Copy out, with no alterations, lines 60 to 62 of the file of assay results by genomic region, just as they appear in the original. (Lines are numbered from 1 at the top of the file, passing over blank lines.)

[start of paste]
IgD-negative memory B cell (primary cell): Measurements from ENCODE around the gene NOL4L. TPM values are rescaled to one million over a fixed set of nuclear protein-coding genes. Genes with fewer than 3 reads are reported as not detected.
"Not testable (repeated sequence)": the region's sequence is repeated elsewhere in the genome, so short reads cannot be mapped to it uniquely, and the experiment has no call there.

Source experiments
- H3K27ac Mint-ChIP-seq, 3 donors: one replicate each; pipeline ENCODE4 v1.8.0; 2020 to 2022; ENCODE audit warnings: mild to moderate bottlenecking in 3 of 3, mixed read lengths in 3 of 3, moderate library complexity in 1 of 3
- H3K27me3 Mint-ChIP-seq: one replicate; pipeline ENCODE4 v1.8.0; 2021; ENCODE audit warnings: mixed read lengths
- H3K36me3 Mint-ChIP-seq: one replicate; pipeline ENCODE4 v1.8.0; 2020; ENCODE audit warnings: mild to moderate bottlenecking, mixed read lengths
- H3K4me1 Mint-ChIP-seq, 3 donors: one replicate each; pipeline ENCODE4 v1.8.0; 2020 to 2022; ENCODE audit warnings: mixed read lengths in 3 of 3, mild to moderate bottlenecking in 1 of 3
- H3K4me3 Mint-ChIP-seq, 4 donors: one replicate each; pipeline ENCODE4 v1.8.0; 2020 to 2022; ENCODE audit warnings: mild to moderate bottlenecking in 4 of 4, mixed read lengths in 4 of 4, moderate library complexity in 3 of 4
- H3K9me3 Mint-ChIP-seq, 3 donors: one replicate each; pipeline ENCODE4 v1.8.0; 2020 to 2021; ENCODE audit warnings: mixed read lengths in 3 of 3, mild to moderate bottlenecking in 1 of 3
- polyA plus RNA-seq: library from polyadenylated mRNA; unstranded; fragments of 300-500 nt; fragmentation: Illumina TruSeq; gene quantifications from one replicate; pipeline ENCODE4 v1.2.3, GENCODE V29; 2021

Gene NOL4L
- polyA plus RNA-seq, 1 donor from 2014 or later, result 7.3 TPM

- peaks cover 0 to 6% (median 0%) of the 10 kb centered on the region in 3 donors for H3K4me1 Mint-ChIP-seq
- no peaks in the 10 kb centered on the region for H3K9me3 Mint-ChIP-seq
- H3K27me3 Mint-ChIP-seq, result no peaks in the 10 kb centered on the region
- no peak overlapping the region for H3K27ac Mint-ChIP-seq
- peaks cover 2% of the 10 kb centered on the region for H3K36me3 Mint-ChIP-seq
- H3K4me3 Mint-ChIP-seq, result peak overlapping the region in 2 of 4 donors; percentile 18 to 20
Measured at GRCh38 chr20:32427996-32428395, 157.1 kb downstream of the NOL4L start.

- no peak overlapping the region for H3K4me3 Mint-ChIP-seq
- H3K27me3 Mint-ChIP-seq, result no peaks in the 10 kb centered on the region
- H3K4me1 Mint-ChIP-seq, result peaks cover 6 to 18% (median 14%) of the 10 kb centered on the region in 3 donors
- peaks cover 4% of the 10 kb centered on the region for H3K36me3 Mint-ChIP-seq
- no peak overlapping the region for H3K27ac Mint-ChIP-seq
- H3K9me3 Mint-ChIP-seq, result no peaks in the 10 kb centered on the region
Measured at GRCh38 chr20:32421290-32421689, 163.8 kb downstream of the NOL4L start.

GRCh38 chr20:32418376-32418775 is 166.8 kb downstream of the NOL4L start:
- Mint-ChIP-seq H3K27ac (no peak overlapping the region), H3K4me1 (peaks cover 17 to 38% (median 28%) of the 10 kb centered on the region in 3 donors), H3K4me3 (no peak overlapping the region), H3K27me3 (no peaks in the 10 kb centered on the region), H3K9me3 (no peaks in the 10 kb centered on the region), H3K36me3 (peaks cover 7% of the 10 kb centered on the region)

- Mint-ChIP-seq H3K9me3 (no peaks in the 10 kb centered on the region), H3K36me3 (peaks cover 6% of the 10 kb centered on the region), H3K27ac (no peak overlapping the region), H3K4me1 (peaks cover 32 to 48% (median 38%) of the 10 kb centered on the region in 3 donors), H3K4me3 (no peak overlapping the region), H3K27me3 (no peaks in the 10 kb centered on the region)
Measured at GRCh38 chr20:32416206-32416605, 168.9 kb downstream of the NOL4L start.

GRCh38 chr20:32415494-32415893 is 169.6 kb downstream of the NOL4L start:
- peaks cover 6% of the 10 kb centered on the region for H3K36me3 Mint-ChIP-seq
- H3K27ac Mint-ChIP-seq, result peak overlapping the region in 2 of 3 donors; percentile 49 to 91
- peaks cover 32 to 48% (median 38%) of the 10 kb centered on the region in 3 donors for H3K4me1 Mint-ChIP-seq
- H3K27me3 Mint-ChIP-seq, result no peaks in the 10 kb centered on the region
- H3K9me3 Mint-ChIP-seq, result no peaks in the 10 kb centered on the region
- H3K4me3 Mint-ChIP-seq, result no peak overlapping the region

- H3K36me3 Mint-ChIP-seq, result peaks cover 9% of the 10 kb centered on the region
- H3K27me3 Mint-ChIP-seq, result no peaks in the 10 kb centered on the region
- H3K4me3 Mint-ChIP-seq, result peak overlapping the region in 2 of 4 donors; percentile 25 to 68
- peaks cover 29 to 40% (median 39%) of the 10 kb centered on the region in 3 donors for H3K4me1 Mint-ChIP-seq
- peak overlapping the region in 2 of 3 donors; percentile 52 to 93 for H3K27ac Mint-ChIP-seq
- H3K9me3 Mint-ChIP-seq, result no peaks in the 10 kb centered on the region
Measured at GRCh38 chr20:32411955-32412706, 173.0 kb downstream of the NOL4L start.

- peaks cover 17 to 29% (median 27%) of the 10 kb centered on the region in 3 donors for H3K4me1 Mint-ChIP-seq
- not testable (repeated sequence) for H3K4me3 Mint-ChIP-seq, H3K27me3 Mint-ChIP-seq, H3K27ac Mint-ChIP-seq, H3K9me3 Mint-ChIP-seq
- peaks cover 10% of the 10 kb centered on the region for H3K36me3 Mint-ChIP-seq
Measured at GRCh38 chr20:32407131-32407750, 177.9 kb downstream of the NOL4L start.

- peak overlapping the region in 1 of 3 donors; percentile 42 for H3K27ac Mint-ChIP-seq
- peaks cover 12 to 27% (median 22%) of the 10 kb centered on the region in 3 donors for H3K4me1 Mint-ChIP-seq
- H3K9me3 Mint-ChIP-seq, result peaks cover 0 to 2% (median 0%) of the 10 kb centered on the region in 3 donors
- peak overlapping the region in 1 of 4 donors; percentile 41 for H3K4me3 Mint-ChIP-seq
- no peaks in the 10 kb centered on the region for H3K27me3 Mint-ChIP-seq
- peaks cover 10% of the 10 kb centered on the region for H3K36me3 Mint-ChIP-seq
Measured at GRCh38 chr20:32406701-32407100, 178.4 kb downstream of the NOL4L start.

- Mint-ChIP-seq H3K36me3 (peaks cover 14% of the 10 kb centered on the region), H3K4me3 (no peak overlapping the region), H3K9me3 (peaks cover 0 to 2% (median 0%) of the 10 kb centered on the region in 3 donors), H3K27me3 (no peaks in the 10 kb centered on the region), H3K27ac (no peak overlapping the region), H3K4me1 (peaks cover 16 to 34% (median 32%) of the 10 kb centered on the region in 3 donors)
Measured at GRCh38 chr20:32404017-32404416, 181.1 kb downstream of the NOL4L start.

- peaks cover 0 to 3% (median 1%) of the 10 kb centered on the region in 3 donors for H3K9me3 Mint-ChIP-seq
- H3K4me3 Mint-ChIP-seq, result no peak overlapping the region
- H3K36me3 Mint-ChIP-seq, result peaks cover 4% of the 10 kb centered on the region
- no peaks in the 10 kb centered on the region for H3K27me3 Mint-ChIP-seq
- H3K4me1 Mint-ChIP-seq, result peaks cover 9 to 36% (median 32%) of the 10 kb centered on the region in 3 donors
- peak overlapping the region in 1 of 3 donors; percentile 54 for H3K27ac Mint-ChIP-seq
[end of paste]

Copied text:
- H3K36me3 Mint-ChIP-seq, result peaks cover 4% of the 10 kb centered on the region
- no peaks in the 10 kb centered on the region for H3K27me3 Mint-ChIP-seq
- H3K4me1 Mint-ChIP-seq, result peaks cover 9 to 36% (median 32%) of the 10 kb centered on the region in 3 donors